The name garnet comes from the Latin word granatus, meaning “seed,” because it often resembles small round seeds (similar to the red kernels of the pomegranate)when found. Garnets are isomorphous, meaning that they share the same crystal structure. This is a group of six differently colored minerals with similar crystal structures and related chemical compositions. The garnets can be divided into two series the pyrope-almandine series (“pyralspite” series) and the uvarovite-grossularite-andralite series (“ugrandite” series).
Red is the color which occurs most frequently, but there are also garnets showing different colors of green, pale to bright-yellow, fiery orange and fine earthy shades. Garnets are abundant in metamorphic rocks. Some of the best crystals are from schist, serpentines, metamorphosed limestones, gneisses, and granite pegmatites. They form under high temperatures and pressure. Garnets can be used by geologists as an indication of the temperatures and pressures at which the rock was formed.
There are six main garnet types used by the jewelry trade, they are pyrope, almandine, spessartine, grossular garnet, andradite, and uvarovite. The best known are the deep-red almandine garnet and pyrope garnets. Pyropes and rhodolites are usually free from flaws, whereas almandines are likely to contain flaws. Fine pyropes have been used as gems by royalty and the combined brilliance and fine purplish color of rhodolite have produced some exquisite transparent gemstones. In the 1960s, a new garnet was discovered which made green an important garnet color. It was named tsavorite, after the Tsavo area of southeast Kenya.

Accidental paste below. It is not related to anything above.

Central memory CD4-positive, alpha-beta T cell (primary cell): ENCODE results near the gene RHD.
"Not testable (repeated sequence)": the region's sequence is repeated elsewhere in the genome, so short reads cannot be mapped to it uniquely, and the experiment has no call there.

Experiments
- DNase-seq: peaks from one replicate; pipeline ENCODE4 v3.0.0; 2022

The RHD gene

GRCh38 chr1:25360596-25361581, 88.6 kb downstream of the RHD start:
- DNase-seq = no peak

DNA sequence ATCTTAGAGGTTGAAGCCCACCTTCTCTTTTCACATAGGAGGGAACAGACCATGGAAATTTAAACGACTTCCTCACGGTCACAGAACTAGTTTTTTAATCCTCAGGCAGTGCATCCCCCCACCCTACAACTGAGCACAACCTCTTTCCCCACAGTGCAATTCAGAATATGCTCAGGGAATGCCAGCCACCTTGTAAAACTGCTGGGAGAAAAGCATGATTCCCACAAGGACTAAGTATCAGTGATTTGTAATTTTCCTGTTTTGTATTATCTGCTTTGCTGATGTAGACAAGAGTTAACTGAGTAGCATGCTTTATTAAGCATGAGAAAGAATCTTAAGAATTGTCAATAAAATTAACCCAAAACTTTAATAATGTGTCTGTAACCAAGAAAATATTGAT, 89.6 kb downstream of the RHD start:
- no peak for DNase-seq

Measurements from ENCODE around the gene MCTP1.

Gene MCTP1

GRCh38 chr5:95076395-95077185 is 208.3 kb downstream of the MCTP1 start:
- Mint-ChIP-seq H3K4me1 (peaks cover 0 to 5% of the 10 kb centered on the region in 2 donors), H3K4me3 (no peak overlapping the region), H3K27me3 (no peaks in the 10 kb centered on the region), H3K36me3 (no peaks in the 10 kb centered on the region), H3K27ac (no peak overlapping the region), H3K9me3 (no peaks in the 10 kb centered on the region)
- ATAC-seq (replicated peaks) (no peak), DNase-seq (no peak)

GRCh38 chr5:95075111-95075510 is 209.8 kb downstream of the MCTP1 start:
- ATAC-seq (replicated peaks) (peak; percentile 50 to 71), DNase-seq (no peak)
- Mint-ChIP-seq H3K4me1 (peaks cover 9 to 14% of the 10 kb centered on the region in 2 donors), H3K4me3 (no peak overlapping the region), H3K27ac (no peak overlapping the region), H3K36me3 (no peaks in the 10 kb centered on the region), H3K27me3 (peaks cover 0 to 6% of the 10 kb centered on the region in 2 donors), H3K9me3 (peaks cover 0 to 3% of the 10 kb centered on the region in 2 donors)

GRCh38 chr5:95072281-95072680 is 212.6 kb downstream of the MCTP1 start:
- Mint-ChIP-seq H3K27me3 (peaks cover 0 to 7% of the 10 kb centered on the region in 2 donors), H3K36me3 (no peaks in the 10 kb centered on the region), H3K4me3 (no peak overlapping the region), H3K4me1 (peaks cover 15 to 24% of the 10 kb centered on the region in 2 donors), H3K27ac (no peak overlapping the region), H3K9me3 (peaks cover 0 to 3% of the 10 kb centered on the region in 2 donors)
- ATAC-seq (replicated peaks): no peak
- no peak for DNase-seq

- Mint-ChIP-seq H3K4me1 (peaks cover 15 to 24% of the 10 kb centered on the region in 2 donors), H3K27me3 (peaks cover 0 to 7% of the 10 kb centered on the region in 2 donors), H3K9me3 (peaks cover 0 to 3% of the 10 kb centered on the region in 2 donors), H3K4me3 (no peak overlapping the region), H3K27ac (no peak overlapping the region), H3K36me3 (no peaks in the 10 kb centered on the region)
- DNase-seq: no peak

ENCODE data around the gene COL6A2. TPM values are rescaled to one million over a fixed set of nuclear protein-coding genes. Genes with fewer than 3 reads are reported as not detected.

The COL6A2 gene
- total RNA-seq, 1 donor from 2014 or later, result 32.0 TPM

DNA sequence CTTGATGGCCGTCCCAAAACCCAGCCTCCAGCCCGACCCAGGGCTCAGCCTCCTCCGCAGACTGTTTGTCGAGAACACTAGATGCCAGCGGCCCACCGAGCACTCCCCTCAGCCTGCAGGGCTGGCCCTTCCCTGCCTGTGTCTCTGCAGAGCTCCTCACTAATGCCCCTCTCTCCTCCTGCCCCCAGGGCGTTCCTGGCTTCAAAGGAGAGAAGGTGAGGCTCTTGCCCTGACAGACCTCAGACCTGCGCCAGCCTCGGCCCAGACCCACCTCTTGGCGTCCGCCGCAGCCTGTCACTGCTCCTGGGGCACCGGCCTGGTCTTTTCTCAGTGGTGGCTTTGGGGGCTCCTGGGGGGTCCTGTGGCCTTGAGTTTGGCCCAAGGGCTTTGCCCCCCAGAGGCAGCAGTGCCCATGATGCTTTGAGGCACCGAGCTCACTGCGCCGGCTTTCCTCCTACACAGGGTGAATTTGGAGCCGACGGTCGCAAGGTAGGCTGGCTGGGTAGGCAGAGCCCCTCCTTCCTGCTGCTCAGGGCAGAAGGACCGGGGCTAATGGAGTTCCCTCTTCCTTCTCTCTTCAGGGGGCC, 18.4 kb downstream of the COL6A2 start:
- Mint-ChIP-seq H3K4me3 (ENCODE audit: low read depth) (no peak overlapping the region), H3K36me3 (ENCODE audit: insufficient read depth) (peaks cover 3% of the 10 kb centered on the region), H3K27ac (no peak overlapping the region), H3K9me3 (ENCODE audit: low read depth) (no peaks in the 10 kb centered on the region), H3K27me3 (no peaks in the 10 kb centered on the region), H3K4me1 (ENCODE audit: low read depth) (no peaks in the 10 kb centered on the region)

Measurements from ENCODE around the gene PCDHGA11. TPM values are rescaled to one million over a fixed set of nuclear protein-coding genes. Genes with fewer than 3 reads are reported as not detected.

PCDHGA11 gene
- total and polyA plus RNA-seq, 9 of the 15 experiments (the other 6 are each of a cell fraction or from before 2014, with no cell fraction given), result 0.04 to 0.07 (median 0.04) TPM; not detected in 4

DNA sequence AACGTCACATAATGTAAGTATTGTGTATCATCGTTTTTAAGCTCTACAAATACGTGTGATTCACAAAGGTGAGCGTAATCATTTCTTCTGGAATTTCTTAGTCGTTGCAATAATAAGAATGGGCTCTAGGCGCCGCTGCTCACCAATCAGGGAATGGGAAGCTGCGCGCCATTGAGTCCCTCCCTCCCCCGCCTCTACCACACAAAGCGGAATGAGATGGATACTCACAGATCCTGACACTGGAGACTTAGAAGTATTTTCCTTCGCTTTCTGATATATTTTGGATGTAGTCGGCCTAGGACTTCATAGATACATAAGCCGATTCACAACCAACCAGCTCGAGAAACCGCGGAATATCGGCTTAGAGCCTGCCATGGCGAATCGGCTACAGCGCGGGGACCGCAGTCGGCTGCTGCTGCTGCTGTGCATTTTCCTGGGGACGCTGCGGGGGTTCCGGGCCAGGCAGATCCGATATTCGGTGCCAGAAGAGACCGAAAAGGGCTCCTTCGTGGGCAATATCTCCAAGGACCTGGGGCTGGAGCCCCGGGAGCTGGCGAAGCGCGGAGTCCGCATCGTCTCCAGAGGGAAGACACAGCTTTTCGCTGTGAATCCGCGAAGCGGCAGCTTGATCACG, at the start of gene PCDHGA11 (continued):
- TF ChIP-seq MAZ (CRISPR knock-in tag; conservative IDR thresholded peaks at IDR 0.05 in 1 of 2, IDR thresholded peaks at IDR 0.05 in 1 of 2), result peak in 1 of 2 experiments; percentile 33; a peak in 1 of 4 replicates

Garnet can be faceted, and those of deep color are fashioned as cabochons and are called carbuncles. Red garnets were the most commonly used gemstones in the ancient Roman world. Dark red garnet (carbuncles) was loved by Victorians.
Gem quality pyrope comes from Arizona and Utah; almandine from Alaska and Idaho; and rhodolite from North Carolina. It is also found in Australia, Ceylon, Czechoslovakia, South Africa, and South America.
Garnet is the first of the twelve gemstones of the ceremonial breastplate worn by the high priest Aaron, representing the twelve tribes of Israel as described in the Old Testament book of Exodus, and is also known as the month of the January’s birthstone.
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